The Cleaning Lady

Everyone at the Bubbles Cleaning Company was shocked when they read the notice on the staff bulletin board. At the end of the month their co-worker, Anita Toms, would be retiring after more than three decades of service.

“I didn’t know you were sixty-five,” Paulette, one of her fellow cleaning ladies said to her as they were loading the cleaning supplies they would need for the day into a company car.

“Neither did I,” chimed in Joanie, another cleaning lady. “Can I get the name of the moisturizer you use because I swear, you don’t look a day over sixty.”

Actually, I’m three months and four days over sixty,” Anita said.

Paulette and Joanie couldn’t believe what they had just heard. As cleaning ladies themselves, they knew how little Anita made in a year so how could she be retiring at sixty? Maybe she had won the lottery and just didn’t tell anybody.

“Was it the Powerball?” Paulette asked. “Or one of those scratch tickets?”

“You know I don’t play the lottery,” Anita reminded her.

“Then what gives?” Joanie asked. “I’ll be lucky if I’m able to retire at sixty-five, and even then I’ll likely have to live on dog food. How are you able to retire so early?”

Being the kind-hearted person that she is, Anita didn’t hesitate to share her secret.

“Remember all of those times you and the other girls called me a stick in the mud for not going out with you after work?”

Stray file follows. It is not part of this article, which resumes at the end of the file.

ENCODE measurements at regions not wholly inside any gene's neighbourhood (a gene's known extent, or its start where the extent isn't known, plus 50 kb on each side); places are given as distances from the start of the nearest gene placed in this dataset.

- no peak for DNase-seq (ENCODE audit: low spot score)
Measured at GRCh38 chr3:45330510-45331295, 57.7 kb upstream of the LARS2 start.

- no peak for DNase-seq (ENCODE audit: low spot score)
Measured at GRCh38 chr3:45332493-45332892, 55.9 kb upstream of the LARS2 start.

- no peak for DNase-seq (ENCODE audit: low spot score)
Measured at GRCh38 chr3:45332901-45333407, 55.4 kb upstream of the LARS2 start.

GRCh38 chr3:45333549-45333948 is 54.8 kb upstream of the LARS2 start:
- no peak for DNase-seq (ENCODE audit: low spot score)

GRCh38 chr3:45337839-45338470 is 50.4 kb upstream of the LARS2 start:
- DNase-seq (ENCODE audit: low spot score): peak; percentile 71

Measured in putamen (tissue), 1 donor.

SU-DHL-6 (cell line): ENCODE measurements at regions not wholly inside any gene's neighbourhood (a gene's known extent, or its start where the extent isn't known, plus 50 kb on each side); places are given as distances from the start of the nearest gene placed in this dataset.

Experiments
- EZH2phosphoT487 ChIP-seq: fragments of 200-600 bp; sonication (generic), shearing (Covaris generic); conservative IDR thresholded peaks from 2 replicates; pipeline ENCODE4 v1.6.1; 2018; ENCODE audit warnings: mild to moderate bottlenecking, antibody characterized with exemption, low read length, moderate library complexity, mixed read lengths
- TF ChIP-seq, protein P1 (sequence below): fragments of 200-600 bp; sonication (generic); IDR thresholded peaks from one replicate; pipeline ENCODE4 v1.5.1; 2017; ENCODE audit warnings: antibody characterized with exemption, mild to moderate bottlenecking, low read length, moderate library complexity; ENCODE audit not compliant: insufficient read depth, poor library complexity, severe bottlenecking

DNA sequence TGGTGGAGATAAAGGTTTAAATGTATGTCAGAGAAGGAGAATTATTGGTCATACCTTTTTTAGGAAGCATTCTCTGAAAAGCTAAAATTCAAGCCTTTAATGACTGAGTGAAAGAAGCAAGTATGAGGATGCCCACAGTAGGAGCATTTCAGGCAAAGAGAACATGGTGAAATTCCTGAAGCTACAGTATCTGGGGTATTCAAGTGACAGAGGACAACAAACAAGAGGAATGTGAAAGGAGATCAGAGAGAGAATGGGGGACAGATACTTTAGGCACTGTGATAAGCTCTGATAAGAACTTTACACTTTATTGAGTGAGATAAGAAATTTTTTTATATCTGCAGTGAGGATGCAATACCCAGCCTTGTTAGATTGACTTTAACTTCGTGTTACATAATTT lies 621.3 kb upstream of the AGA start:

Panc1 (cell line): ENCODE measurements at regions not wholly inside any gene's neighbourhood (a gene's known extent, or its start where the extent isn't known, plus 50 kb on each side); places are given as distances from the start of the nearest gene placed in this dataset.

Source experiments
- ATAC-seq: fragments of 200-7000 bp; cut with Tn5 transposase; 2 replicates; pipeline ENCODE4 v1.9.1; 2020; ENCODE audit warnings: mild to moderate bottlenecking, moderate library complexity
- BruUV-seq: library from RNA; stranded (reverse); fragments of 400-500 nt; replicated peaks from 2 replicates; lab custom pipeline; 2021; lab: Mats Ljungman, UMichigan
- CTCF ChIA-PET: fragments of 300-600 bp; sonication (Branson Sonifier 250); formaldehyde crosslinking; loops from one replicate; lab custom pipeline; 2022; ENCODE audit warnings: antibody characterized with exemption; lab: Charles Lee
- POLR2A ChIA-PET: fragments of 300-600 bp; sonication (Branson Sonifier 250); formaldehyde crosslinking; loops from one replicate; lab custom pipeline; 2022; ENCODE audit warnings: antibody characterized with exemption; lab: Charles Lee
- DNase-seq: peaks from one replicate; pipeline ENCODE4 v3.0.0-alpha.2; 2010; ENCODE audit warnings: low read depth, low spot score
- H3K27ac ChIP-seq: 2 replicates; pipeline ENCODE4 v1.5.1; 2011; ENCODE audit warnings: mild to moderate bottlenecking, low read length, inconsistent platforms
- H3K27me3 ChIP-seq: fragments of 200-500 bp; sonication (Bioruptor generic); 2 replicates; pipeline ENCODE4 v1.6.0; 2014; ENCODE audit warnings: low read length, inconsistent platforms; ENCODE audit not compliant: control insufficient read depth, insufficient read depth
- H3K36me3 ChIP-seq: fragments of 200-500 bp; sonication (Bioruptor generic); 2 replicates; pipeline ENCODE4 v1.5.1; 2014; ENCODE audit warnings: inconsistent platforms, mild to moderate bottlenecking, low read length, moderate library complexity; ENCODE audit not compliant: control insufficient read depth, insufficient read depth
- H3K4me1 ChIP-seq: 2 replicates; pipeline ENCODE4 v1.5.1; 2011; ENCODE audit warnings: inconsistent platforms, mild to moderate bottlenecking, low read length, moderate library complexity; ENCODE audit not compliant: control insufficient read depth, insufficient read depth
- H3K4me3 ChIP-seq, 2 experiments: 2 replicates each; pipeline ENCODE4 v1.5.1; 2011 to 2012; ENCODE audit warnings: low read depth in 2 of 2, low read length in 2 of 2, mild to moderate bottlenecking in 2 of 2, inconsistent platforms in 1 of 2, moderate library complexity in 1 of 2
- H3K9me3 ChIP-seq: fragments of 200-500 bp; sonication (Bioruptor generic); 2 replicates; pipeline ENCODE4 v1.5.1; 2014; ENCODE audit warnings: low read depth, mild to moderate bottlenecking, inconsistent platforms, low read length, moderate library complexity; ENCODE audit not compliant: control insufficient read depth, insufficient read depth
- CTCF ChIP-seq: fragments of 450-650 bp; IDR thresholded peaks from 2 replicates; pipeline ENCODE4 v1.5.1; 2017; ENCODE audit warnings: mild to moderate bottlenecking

Paulette and Joanie nodded, indicating that they did indeed remember all of the times Anita turned down their invitations.

“And all of the times you called me cheap for bringing my own coffee and lunch to work instead of doing drive-thru?” Anita continued. “Plus telling me how boring I was for never taking any big trips like you ladies have, or how I needed to live it up and splurge every once in awhile?”

The two ladies nodded once again.

“Well, while you were all ‘living it up’, I was quietly investing my money. Thanks to an average rate of return of eight percent over the years, I’ve managed to save up enough money to pack it in early. Come this time next month, while you’re all scrubbing someone else’s shitty toilet, I’ll have my feet up and enjoying a glass of wine – which I bottled myself. It’s cheaper that way, you should really look into it.”

Paulette and Joanie weren’t sure if they should be impressed by or jealous of Anita’s accomplishment. They were sure of one thing, though. Unlike Anita, they would still be scrubbing someone else’s shitty toilet in one month’s time and for many more years to come.


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